Under normal light, he looks like any other orange tabby. But turn on the black light, and just like a vintage black velvet Elvis poster, Mr Green Gene’s eyes, gums and tongue glow a vivid lime green, the result of a genetic experiment at the Audubon Center for Research of Endangered Species. (No, he hasn’t been injected with anything; he’s been bred for this.)
The researchers developed him so they could learn whether a gene could be introduced harmlessly into the felines genetic sequence to create what is formally known as a transgenic cat. If so, it would be the first step in a process that could lead to the development of ways to combat diseases via gene therapy.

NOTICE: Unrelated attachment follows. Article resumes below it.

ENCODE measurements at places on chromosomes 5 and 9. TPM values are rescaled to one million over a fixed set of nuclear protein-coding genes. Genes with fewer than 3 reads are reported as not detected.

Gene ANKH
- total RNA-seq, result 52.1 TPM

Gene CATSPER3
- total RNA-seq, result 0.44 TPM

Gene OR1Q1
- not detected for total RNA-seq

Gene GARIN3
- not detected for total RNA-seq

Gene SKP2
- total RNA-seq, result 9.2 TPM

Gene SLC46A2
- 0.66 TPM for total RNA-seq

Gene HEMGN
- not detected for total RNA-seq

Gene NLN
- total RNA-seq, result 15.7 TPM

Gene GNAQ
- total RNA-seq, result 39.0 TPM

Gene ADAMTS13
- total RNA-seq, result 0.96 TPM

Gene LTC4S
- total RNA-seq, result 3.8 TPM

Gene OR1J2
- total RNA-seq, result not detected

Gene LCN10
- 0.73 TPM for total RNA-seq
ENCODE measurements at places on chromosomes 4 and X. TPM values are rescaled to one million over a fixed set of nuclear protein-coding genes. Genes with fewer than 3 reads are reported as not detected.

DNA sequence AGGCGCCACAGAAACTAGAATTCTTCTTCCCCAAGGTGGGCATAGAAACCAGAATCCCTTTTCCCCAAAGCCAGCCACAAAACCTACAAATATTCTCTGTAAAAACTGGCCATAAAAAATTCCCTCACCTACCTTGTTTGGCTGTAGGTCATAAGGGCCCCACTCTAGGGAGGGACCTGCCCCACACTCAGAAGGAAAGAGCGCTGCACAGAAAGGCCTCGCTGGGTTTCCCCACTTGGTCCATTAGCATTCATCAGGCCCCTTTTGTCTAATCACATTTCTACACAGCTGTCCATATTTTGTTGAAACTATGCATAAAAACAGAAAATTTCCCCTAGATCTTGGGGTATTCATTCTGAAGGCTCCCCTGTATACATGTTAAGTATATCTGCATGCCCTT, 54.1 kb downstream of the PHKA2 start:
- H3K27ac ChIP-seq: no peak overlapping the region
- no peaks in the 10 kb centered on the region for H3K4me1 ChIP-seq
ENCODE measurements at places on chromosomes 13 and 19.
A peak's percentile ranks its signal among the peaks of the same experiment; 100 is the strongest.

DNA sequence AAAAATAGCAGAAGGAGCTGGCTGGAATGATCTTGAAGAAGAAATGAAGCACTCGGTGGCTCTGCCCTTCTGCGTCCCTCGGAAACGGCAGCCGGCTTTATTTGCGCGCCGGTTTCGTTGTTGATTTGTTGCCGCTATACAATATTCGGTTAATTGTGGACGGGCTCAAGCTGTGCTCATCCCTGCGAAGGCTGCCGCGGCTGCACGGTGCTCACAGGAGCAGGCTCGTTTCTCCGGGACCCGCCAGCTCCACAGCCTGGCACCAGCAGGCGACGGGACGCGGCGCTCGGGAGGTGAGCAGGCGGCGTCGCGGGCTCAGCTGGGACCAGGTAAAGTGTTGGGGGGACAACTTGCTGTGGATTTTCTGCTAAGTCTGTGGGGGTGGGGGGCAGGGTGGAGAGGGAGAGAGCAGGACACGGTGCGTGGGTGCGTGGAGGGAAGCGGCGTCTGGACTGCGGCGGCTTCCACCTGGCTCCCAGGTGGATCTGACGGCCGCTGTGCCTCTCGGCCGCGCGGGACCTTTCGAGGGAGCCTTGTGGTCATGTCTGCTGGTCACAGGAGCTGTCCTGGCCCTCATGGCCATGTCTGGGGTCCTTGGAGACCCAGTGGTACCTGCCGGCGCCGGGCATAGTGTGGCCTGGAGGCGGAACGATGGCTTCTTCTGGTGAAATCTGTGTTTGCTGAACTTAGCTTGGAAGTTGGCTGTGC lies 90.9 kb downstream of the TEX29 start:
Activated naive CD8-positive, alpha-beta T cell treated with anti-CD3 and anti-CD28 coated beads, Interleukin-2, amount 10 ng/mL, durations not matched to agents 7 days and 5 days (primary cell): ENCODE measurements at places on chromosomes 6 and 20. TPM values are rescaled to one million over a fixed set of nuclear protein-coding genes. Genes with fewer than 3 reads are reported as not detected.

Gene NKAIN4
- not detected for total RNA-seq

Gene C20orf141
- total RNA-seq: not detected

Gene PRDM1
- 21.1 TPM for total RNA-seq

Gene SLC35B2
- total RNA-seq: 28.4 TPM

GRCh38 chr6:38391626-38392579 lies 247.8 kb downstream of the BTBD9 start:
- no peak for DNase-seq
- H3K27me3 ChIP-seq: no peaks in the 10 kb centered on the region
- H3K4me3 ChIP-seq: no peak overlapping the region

The Audubon scientists want to use their technique to develop a gene-therapy treatment for cystic fibrosis, an incurable hereditary disease for which there are no gene-therapy models. The fluorescence gene will go alongside the cystic-fibrosis gene and make it easy to spot. The long-term goal of this process, for which there is no timetable, is the production of a knockout gene.
Next up for Mr. Green Genes: life as a boy toy. He’ll become a stud so that the Audubon team can determine whether the fluorescence gene can be transmitted. That should take no more than two breeding cycles. After that, Mr Green Genes will retire to a happy life as a housecat, living with Audubon Center’s veterinarian and staff scientist, Dr Martha Gomez.
Check him out: